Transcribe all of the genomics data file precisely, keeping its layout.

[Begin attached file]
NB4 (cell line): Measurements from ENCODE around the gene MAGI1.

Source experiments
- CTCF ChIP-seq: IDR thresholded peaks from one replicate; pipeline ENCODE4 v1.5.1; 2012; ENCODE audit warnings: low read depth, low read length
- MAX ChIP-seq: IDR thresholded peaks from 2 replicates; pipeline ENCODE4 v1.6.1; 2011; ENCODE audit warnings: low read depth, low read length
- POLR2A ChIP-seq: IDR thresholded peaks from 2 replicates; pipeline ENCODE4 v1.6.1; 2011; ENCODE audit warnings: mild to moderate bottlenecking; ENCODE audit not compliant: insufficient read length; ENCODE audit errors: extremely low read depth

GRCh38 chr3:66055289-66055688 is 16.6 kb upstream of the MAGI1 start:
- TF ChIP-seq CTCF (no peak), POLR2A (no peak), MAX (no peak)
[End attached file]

NB4 (cell line): Measurements from ENCODE around the gene MAGI1.

Source experiments
- CTCF ChIP-seq: IDR thresholded peaks from one replicate; pipeline ENCODE4 v1.5.1; 2012; ENCODE audit warnings: low read depth, low read length
- MAX ChIP-seq: IDR thresholded peaks from 2 replicates; pipeline ENCODE4 v1.6.1; 2011; ENCODE audit warnings: low read depth, low read length
- POLR2A ChIP-seq: IDR thresholded peaks from 2 replicates; pipeline ENCODE4 v1.6.1; 2011; ENCODE audit warnings: mild to moderate bottlenecking; ENCODE audit not compliant: insufficient read length; ENCODE audit errors: extremely low read depth

GRCh38 chr3:66055289-66055688 is 16.6 kb upstream of the MAGI1 start:
- TF ChIP-seq CTCF (no peak), POLR2A (no peak), MAX (no peak)